By Stuart Littlewood
Stuart Littlewood calls on Hamas – indeed, on all Palestinians – to hone their long-neglected public relations strategy, arguing that “whoever rules in Palestine will never win any battles with Israel or the US without a proper media set-up and an effective communications strategy”.
In the five years since I became interested in the Palestinians, only two things of positive note have happened in the occupied territories.
The Palestinians held full and fair elections in 2006 to establish themselves as a democracy – and much good it did them.
And in Gaza these amazing people have resolutely survived a vicious land and sea blockade imposed by Israel and aided and abetted by the Western powers as soon as those elections put Hamas into government. They have resisted almost daily air strikes and armed intrusions for four years and courageously withstood the cowardly Israeli blitzkrieg of 20 months ago.
And during all that time they have endured unending barbarity and betrayal, which would have brought a lesser nation to its knees. They have come through.
I often wonder if the British could have clung on through the London blitz, which my family lived under, if they’d had nothing to fight with and nowhere to run and, in addition, they’d had to contend with Nazi tanks in the streets, thousands of checkpoints, Nazi rifle butts smashing down their front doors, and the foul stench of Nazi stormtroopers in their jackboots ransacking their homes and dragging off family members.
Palestinians have been put through that sort of mangle for decades. Death and misery still stalk their daily lives thanks to piss-poor Palestinian leadership and the international community’s moral bankruptcy.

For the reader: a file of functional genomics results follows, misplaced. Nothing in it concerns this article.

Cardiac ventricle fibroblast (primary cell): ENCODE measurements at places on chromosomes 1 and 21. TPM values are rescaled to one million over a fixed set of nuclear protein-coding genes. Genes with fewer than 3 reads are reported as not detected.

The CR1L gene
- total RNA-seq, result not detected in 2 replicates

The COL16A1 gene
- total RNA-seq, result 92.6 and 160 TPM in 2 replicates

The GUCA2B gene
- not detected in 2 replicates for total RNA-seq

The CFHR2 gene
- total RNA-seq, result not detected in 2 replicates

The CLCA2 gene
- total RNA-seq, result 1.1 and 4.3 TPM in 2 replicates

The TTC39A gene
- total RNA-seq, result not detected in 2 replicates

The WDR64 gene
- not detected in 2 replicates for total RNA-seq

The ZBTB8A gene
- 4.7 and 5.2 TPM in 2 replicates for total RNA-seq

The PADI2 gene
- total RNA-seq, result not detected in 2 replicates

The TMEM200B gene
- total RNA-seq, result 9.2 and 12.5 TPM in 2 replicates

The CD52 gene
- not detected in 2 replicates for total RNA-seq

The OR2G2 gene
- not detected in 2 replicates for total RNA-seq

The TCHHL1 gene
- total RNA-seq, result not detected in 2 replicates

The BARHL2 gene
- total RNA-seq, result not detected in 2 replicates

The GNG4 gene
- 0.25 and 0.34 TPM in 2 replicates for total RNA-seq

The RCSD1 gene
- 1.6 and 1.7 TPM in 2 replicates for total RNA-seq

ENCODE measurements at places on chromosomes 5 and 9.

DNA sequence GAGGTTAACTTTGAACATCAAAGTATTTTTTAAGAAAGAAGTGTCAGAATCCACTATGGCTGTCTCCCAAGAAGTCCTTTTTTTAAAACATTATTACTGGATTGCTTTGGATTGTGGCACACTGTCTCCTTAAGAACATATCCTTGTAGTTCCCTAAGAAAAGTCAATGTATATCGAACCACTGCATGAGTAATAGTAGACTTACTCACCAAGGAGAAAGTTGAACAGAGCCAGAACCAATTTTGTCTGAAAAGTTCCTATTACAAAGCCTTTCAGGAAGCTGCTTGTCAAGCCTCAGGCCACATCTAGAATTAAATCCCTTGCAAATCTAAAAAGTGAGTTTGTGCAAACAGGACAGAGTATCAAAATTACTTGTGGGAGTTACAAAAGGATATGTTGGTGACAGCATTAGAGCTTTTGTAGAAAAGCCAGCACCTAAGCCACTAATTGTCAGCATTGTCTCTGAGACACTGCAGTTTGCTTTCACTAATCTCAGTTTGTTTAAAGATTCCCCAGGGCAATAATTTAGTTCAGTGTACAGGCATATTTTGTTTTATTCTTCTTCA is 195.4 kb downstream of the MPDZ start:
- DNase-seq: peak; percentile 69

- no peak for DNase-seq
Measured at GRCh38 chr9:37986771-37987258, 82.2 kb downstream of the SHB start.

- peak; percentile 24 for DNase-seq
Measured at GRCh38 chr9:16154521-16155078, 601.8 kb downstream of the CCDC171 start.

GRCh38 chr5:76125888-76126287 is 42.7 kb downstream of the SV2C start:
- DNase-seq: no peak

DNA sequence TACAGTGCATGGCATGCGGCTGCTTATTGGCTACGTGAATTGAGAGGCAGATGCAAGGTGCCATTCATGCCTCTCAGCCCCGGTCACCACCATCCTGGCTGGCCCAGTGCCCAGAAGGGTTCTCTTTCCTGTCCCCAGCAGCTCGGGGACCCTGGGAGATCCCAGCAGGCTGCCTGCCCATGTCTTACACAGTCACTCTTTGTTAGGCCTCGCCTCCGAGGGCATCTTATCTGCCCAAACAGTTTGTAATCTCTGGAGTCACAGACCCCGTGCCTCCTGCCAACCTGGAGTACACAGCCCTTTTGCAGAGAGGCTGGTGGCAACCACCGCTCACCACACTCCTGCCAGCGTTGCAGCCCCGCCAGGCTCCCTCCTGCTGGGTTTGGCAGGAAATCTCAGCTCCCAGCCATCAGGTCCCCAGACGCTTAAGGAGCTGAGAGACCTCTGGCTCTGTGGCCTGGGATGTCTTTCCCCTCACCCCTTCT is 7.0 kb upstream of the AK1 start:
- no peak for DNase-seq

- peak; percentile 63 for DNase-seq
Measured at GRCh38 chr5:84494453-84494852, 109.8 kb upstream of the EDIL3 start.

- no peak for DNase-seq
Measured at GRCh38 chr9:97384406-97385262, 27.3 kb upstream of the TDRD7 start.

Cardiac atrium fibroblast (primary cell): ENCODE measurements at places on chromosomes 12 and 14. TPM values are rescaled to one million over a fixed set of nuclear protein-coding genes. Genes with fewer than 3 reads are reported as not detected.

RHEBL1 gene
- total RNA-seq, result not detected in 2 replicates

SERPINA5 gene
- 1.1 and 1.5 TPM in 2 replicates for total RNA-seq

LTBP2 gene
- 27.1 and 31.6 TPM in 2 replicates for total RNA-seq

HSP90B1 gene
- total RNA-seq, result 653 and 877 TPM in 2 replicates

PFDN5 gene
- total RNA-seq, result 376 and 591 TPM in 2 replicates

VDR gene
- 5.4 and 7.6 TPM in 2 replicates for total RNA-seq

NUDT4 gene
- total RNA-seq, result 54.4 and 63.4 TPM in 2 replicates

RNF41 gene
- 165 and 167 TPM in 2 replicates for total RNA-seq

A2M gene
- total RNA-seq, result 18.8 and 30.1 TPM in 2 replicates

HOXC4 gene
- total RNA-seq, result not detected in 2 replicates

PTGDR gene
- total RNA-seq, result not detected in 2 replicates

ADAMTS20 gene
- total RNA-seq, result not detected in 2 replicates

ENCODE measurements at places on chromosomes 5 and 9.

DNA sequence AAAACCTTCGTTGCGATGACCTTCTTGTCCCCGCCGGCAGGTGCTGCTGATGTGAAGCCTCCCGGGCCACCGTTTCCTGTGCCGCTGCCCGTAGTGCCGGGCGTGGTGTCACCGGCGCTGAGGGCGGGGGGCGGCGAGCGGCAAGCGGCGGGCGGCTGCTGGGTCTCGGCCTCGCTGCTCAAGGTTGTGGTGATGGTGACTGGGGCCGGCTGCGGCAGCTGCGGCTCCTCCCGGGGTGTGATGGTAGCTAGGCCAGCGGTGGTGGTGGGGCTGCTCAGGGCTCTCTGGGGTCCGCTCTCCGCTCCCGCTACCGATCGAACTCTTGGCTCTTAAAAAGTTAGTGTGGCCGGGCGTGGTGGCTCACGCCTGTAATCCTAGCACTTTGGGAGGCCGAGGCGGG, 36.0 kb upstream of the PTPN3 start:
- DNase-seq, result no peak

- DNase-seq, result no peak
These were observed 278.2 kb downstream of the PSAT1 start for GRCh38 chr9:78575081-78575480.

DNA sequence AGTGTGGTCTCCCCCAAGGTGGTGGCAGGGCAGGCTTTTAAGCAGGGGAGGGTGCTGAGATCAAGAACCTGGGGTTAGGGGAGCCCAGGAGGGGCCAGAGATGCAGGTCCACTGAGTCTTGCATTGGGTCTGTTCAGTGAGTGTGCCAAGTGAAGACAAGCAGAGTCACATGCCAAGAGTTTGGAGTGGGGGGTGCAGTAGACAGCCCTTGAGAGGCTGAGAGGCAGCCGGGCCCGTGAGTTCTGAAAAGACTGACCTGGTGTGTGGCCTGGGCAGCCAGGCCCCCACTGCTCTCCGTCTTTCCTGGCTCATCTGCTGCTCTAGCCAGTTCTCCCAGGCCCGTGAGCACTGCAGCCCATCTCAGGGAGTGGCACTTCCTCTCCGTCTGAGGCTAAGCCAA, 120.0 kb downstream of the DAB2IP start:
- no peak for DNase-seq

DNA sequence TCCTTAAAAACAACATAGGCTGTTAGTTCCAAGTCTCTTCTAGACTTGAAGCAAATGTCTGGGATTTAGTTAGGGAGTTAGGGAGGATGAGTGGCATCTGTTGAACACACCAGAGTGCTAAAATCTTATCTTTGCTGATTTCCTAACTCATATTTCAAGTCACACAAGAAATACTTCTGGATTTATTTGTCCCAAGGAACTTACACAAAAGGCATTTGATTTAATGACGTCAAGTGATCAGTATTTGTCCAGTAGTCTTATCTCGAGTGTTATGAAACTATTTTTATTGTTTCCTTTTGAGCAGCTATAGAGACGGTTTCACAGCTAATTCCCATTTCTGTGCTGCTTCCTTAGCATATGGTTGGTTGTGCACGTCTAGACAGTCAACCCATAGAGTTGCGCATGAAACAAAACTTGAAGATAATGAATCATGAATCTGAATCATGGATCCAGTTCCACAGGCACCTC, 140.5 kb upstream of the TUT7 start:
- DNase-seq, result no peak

When Palestinians elected Hamas, sore losers Fatah set out to cause maximum trouble. The relentless pressures of occupation and bribery succeed in causing internal divisions and self-destruction. When an attempted coup was beaten off there were claims that Hamas “seized control” when it simply acted to enforce its legitimate authority.
With Palestine’s internal squabbles continuing – even now – Yasser Arafat would be spinning under his mausoleum slab if he could see the depths to which his party has sunk.
Meanwhile, Israel’s propaganda machine, unchallenged, churns out the lies that Western politicians and Western media feed on and broadcast in order to sustain the racist entity.
“Impossible to reach agreement with Israel”
Khalid Amayreh, writing in Desert Peace, describes how the Palestinian Authority’s President Mahmoud Abbas is being pressed yet again by Washington to resume “seemingly futile” peace talks, while two of Fatah’s veteran heavyweights speak out against any more concessions to the Obama administration.
Ahmed Qurei, a one-time aide to Arafat and a former prime minister of the PA, argued that, in view of Israel’s refusal to give up the spoils of the 1967 war, it was pointless to keep talking just for the sake of it. Nineteen years of talks had achieved nothing. “It seems utterly impossible to reach an agreement with Israel. Therefore, the Palestinian people must seek alternatives… Israel is not willing to end its occupation and allow for the creation of a viable Palestinian state.”
He didn’t say what the “alternatives” might be, which is a little unhelpful.
At the same time Nabil Amr, former Palestine Liberation Organization ambassador in Cairo, condemned the Abbas leadership as “vacillating, inconsistent, and unable to withstand external pressure”. He also had harsh words for “the mantra of American pressure”, which was designed to push the Palestinian people into submission or capitulation. “There are those among us who are trying to portray American pressure as if it were expedient to our interests,” said Amr. Actually, Obama is no friend. He has become a coercer, even a bully, while Netanyahu is given a free hand to dictate the rules of the game.
OK, so not all Fatah people are useless.